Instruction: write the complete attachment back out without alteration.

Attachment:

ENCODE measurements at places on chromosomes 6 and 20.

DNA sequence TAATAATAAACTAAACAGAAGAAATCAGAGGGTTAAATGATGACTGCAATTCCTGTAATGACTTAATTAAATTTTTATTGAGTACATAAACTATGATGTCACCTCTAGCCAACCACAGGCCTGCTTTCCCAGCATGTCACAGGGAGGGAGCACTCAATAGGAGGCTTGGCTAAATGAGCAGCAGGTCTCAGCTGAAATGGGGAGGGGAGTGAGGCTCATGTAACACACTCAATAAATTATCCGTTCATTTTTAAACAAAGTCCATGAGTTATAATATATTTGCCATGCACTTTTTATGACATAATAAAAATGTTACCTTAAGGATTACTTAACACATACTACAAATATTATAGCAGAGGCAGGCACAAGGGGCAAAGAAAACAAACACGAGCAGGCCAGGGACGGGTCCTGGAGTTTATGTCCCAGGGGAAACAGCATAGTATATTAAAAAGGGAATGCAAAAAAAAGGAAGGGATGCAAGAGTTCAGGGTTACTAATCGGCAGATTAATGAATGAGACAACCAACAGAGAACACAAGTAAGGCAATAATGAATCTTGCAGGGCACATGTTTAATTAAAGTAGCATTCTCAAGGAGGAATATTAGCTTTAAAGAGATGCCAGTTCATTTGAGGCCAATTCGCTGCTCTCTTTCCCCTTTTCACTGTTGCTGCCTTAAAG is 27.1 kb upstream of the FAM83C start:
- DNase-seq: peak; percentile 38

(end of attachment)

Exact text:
ENCODE measurements at places on chromosomes 6 and 20.

DNA sequence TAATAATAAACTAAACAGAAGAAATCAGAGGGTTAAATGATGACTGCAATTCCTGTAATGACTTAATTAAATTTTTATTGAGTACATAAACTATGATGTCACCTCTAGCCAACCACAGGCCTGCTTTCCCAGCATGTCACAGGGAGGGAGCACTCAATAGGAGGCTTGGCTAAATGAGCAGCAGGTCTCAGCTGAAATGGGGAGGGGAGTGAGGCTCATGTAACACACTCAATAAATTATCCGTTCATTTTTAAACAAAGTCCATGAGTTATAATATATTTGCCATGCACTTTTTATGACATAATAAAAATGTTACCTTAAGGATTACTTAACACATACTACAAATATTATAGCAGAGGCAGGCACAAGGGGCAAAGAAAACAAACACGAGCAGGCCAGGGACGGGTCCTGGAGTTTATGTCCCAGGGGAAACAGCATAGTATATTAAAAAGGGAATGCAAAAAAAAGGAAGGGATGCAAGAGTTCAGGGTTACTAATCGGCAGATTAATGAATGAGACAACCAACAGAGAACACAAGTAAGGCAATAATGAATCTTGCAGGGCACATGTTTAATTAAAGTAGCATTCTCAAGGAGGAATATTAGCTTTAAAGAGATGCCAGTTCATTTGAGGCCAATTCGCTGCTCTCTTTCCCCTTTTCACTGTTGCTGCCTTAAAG is 27.1 kb upstream of the FAM83C start:
- DNase-seq: peak; percentile 38